During the Spanish Civil War, George Orwell was asked why he could not shoot an enemy soldier who was running holding up his trousers. Orwell replied 'I had come here to shoot at "Fascists"; but a man who is holding up his trousers isn't a "Fascist". A Common Humanity is a beautifully written, profound and arresting book about what predicaments such as Orwell's tell us about humanity. Drawing on a wealth of important examples including the Holocaust and attempts to deny it, the trial of Adolf Eichmann, the taking of children of mixed blood from Aboriginal parents in Australia, and the work of Primo Levi, Hannah Arendt and Simone Weil, Raimond Gaita sets out a provocative new picture of our common humanity. He urges us to recognize that whilst many of these examples call into question whether there is such a thing as a common humanity, it is not the idea of humanity that is at fault. It is the empty language of rights and obligations we use to explain what a human being is. It leaves no room for our ability to love other human beings and to share with them grief, hope, built, shame and remorse.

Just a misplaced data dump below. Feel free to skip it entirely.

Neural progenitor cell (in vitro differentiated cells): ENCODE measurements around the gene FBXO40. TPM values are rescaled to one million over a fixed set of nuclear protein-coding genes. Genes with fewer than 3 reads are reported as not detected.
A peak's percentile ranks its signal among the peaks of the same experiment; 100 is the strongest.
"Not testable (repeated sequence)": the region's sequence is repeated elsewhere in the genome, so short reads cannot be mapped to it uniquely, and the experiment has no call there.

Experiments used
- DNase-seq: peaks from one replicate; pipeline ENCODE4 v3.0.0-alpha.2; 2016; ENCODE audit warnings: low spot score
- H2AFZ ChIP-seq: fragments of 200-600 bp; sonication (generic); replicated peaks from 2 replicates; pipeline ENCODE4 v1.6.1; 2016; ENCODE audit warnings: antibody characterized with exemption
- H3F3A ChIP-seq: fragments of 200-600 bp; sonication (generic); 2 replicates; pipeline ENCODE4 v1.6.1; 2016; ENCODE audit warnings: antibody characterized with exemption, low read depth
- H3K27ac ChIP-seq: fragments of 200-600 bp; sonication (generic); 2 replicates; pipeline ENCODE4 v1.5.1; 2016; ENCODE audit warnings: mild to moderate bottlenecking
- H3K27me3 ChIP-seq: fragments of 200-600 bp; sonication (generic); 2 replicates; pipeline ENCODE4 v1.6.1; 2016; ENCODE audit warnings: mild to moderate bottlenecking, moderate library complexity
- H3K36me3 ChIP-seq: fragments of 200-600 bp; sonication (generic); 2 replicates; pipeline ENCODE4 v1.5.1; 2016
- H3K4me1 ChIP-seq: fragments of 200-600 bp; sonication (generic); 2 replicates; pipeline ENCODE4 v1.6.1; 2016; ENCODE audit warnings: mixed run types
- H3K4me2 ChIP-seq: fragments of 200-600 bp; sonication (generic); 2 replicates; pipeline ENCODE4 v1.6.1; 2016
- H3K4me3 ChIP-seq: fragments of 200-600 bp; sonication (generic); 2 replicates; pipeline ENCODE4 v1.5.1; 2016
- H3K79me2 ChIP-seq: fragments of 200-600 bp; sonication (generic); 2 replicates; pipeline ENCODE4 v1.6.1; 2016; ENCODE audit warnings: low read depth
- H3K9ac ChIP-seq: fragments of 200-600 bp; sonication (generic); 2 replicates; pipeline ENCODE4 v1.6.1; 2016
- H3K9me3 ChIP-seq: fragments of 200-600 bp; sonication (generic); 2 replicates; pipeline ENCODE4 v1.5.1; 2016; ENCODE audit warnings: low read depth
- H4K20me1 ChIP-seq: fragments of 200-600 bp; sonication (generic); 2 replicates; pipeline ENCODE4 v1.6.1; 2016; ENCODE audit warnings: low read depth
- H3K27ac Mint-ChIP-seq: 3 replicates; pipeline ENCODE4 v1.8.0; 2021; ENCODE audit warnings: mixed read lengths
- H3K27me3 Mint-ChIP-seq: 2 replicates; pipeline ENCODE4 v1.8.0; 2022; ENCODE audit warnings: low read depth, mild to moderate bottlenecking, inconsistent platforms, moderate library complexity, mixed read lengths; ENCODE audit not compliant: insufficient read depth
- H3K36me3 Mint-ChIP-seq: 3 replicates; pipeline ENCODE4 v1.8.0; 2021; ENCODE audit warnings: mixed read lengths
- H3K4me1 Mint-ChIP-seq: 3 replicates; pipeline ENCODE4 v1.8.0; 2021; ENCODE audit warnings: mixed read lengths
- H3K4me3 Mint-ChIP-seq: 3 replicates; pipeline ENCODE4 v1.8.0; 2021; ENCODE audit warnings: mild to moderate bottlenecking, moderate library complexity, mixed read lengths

It is our recognizing that others share these inescapably human features that gives us our common humanity. It is our common humanity that gives us rights and obligations, not our rights and obligations that give us our common humanity.